The First Thanksgiving 1621 by Jean Leon Gerome Ferris (1899)

The Mythic First Thanksgiving

The painting above, The First Thanksgiving 1621, by Jean Leon Gerome Ferris (1899) shows common misconceptions about the event that persisted to modern times: Pilgrims did not wear outfits like these, and the Wampanoag are dressed in the style of Native Americans from the Great Plains.

The traditional American Thanksgiving story is the ideal narrative of friendship and acceptance. This mythic feast of thanksgiving is intended to reinforce a sense of collective patriotic pride in the struggle and fortitude of the Mayflower Pilgrims and a grateful warmth for the receptive Natives who greeted them with open arms. It’s a story of unconditional welcome that rationalizes and justifies the uninvited settlement of a foreign people by painting a picture of an organic, reciprocal friendship. The truth, however, is much more complicated. A more accurate depiction describes the establishment of political alliances built on a shared need for survival.

The Pilgrims Arrive

The most egregious offense of the first Thanksgiving story is that it gives the impression that the Mayflower Pilgrims were the first European settlers.

By 1620 when the Mayflower arrived, Europeans had been traveling to North America and founding colonies for more than 100 years. The Eastern shoreline was dotted with numerous European towns including Jamestown, Virginia which was founded in 1607. French Huguenots had established a settlement in Florida nearly a century earlier, from 1562-1565. The Spanish subsequently wiped out the settlement and they in turn established the colony of St. Augustine.

When the Pilgrims arrived, so the story goes, they found a wilderness inhabited with nomadic Natives. This imaginary encourages the impression that the settlers dropped into wild, untended land that they were entitled to tame and take for their own. But, according to the Pilgrim’s journals, this version is an invention.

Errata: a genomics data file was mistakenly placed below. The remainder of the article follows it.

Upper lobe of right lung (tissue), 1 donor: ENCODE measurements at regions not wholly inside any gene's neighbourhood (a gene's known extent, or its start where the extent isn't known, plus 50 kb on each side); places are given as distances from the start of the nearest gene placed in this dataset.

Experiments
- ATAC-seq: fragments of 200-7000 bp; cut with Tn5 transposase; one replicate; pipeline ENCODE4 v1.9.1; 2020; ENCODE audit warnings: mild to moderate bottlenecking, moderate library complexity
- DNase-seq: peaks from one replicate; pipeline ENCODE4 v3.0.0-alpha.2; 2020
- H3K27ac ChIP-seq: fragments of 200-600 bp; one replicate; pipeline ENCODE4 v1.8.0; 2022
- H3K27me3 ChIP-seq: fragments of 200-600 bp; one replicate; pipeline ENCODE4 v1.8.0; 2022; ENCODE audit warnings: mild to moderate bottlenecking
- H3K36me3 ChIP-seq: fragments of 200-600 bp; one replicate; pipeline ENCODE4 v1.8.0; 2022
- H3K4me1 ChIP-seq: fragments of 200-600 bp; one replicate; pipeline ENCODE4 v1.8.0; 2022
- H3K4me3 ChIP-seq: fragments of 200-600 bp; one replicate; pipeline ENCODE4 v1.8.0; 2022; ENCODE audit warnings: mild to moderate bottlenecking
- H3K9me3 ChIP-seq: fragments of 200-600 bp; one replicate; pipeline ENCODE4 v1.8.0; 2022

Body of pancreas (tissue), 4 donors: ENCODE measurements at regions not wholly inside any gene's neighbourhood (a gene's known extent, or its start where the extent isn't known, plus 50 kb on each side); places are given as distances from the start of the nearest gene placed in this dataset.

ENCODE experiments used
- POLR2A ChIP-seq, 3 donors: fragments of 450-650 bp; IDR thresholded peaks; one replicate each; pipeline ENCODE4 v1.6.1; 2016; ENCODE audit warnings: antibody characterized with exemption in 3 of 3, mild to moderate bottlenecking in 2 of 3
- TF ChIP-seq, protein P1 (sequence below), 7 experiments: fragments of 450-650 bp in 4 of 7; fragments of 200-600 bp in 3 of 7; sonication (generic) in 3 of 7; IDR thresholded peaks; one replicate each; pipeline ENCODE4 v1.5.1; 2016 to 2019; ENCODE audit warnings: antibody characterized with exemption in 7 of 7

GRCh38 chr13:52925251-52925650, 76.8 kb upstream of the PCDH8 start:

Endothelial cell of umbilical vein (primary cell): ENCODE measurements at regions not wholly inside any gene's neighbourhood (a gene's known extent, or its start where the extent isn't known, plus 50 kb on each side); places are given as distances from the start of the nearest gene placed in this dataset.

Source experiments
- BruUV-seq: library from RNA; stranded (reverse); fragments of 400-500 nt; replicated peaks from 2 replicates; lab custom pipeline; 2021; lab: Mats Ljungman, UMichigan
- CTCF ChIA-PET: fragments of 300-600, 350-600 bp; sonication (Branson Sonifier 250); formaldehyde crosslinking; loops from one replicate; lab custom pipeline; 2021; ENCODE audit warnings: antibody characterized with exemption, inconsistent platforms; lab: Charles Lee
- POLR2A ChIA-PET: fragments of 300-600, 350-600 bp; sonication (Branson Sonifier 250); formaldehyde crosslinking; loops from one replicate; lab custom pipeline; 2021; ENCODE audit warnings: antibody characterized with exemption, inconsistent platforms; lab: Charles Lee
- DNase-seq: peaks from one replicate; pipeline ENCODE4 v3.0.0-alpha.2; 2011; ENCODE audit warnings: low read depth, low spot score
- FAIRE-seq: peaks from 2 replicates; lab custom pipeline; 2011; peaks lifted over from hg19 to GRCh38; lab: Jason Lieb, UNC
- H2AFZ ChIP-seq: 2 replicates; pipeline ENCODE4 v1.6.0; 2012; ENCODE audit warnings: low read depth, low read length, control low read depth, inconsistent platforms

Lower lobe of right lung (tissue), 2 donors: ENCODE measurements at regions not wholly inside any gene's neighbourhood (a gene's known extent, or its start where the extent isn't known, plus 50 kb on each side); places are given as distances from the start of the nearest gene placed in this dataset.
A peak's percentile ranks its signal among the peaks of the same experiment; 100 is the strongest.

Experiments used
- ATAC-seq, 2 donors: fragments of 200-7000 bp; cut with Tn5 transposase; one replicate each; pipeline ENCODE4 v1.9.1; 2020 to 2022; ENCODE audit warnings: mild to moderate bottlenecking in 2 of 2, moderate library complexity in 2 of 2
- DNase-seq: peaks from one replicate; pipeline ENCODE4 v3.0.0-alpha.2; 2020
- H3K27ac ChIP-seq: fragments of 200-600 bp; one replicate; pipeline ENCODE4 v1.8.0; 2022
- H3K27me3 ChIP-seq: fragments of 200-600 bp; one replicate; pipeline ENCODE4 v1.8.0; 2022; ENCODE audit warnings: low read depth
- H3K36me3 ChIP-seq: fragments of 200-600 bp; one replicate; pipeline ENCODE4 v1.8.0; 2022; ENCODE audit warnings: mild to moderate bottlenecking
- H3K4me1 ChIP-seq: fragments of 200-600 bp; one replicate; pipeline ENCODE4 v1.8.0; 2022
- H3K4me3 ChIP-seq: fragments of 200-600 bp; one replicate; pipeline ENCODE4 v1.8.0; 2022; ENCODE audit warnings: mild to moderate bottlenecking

The Pilgrim settlement named New Plymouth had previously been called Patuxet and was the ancestral land of the Wampanoag people. Contrary to popular myth, the Wampanoag were not nomads. They were farmers with well-managed cornfields and crops of beans and squash and land for game. From colonists’ journal entries we know that Native homes and graves were robbed of food and other items. Written accounts describe taking “things” that the Pilgrims intended to pay for later when they encountered their owners.

 “At another place we had seen before, we dug and found some more corn, two or three baskets full, and a bag of beans…In all we had about ten bushels, which will be enough for seed.”

The Pilgrims were Protestant Puritans who believed in divine predestination, so they attributed their good fortune to God.

 “It was with God’s help that we found this corn, for how else could we have done it, without meeting some Indians who might trouble us.”  

The colonists didn’t meet Natives, however, because the region that would become Plymouth Colony had very recently undergone a plague of an unidentified European disease.

The Pilgrim’s good fortune that first winter of 1620 was caused by a rampant disease that had decimated the Native people between 1616 and 1619. Historians believe at least one third to as much as 90% of the population died. Prior to the epidemic Patuxet had been a village of about 2,000 people. The Pilgrims would have encountered a very different land if not for disease.

An Alliance is Made

In March 1621 the Pilgrims had their first real encounter with Natives. They had spent their first brutal winter in New England with barely enough food to survive. Half of them had died of sickness or starvation and the other half were badly malnourished. They welcomed an alliance with Natives who might teach them to survive the harsh winters. Leaders of the Wampanoag were eager to form an alliance with the colonists. Prior to the plague, the Wampanoag nation included sixty-nine villages throughout what is now Massachusetts and Rhode Island. The shifting balance of power between the neighboring Narragansett, Mohegan and Pequot peoples, in the wake of the devastation to their populations, left the Wampanoag vulnerable. It was beneficial to align themselves with the colonists to be partners in defending the territory.